Fighting a Pandemic During Hurricane Season

By Susan Ladika May 28, 2020

​As the hurricane season quickly approaches, HR leaders can't expect to rely on their previous hurricane planning in the midst of the COVID-19 pandemic.

With social distancing in place to mitigate the spread of the coronavirus and a busier-than-normal hurricane season predicted, organizations need to consider how to "edit our normal preparations," said Heather Deyrieux, SHRM-SCP, president of the HR Florida State Council, a SHRM affiliate.

According to The National Oceanic and Atmospheric Administration (NOAA), the Atlantic hurricane season begins June 1. The Colorado State University forecast calls for 16 named storms this year, compared to an average of 12, and eight hurricanes, compared to the average of six. NOAA is predicting 13 to 19 named storms, of which six to 10 could become hurricanes. Scientists expect three to six will be major storms with winds of 111 mph or higher.

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And even though hurricane season has not officially begun, May has already brought two tropical storms, Arthur and Bertha.

Major hurricanes are becoming more common because of global warning, a just-released study by NOAA and the University of Wisconsin-Madison found. The study examined almost 40 years of storm data from around the world and found that the probability of hurricanes becoming a Category 3 storm or higher, with wind speeds of at least 111 mph, increased about 8 percent per decade.

Add to that the COVID-19 pandemic, with more than 1.5 million cases and nearly 100,000 deaths in the United States, and that means "you can't prepare [for weather emergencies] in the way you did in the past," said Karen Wilhite, regional manager for the Duluth, Ga.,-based staffing firm Hire Dynamics.

Yet many organizations have failed to modify their hurricane plans, said Alex Vaccaro, senior vice president of marketing for AlertMedia, which provides notification systems.

The company recently held a webinar on preparing for a hurricane during a pandemic and conducted a poll of participants. Of the roughly 400 businesses that took part, 86 percent had not updated their hurricane preparedness plan, Vaccaro said. HR departments "are so inundated dealing with [the pandemic]."

Before the Storm

If a hurricane is predicted, "it's important to get ahead of the communication" so employees know what is expected of them, Vaccaro said. "If they're left in the dark, they're going to start Googling or guessing what to do."

Before a hurricane nears, HR departments should collect employees' contact information, including cellphone numbers, personal e-mail addresses and emergency contacts, and have a printout with all the information on hand, said Deyrieux, who is the manager of workforce planning for Sarasota County in Florida.

Because many offices have shut down and employees are working remotely, organizations also need to know exactly where their employees are. For instance, Vaccaro, who usually works at AlertMedia's headquarters in Austin, Texas, is currently visiting family in Florida. Homes serve as "hundreds of little satellite offices," Vaccaro said.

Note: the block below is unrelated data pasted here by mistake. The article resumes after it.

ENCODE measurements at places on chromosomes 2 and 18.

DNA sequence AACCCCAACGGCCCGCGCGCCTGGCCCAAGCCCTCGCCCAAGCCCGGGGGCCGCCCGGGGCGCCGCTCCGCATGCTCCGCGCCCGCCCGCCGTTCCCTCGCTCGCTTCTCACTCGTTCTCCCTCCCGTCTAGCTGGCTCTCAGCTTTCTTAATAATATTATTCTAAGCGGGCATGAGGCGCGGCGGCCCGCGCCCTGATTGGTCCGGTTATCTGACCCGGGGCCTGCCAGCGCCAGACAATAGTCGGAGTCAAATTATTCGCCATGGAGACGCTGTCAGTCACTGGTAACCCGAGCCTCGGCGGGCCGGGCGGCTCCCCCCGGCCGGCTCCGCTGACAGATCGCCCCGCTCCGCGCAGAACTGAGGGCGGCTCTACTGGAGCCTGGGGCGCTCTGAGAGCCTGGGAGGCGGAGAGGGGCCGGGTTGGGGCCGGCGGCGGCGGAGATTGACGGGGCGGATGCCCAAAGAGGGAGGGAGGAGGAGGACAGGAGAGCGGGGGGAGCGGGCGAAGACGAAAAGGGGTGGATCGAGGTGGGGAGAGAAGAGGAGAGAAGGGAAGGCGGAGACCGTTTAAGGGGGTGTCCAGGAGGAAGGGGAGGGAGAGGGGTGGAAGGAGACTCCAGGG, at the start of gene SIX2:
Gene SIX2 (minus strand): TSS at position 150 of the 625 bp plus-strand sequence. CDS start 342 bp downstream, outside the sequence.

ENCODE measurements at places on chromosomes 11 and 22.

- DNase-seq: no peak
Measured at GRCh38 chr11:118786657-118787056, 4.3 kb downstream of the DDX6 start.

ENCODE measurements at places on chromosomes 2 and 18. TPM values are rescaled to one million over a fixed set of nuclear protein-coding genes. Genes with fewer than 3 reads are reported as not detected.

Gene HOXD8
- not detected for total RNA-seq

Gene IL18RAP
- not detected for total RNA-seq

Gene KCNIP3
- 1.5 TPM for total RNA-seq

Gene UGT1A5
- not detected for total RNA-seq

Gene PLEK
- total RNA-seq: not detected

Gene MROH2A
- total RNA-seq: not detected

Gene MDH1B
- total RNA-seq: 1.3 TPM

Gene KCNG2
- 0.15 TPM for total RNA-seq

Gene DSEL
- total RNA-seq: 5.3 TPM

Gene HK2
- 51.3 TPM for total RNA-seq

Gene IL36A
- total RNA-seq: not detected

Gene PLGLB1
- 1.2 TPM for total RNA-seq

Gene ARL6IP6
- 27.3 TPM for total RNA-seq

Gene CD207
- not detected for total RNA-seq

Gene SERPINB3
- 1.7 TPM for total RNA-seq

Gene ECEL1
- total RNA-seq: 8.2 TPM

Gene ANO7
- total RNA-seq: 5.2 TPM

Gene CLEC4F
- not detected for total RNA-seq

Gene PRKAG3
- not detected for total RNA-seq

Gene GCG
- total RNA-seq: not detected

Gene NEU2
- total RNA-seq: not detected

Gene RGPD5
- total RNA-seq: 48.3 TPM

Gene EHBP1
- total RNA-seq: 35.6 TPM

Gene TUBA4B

Working from home can make preparing for a hurricane, such as by putting up hurricane shutters, easier for employees, Deyrieux said. Typically, organizations need to consider when employees should be sent home to have time to prepare. If employees are working remotely, organizations need to designate who will come in and secure the office before the storm hits, she said.

Employees also need to be sure to get their personal hurricane supplies in order sooner rather than later, as many stores are enforcing social distancing and operating for fewer hours. This year, hurricane kits should include such items as masks, hand sanitizer and personal protective equipment, said Wilhite, whose company has about 400 employees in the Southeast and Texas.

Deyrieux explained that because of the pandemic, "shelter in place is probably going to be the way recommendations will go this year."

Employees who need to evacuate should be prepared to do so sooner than usual, Wilhite suggested, because "shelters are going to fill up quicker because of social distancing." Even if an organization is in an area that doesn't typically get hit by hurricanes, that location could draw evacuees, she said. "[These places] are going to be impacted more than they ever have."

After the Storm

After the storm has passed, members of the HR department should check in on employees to see how they fared, Wilhite said.

Many employees have been working from home for weeks due to the coronavirus outbreak, so during a busy hurricane season, "it could be a blessing that everyone is used to working remotely," Deyrieux said.

However, power outages can pose major problems. Previously, employees might have gone to a library or coffee shop to work if their homes lost electricity, but those may now be closed because of the pandemic, she said. Companies may be able to use the workplace "as part of the re-entry plan," she suggested, with employees coming to the office on rotating shifts or for just long enough to charge their electronic devices.

Hire Dynamics has a large van outfitted with three desks that is usually used as a remote recruiting center, but the company has also deployed it following natural disasters, Wilhite said. Staff can use electricity from the van and set up workspaces under a large tent to continue to serve clients.

With the combination of a pandemic and hurricane season, organizations need to "plan for the worst and hope for the best," Deyrieux said.

Susan Ladika is a freelance writer based in Tampa, Fla.



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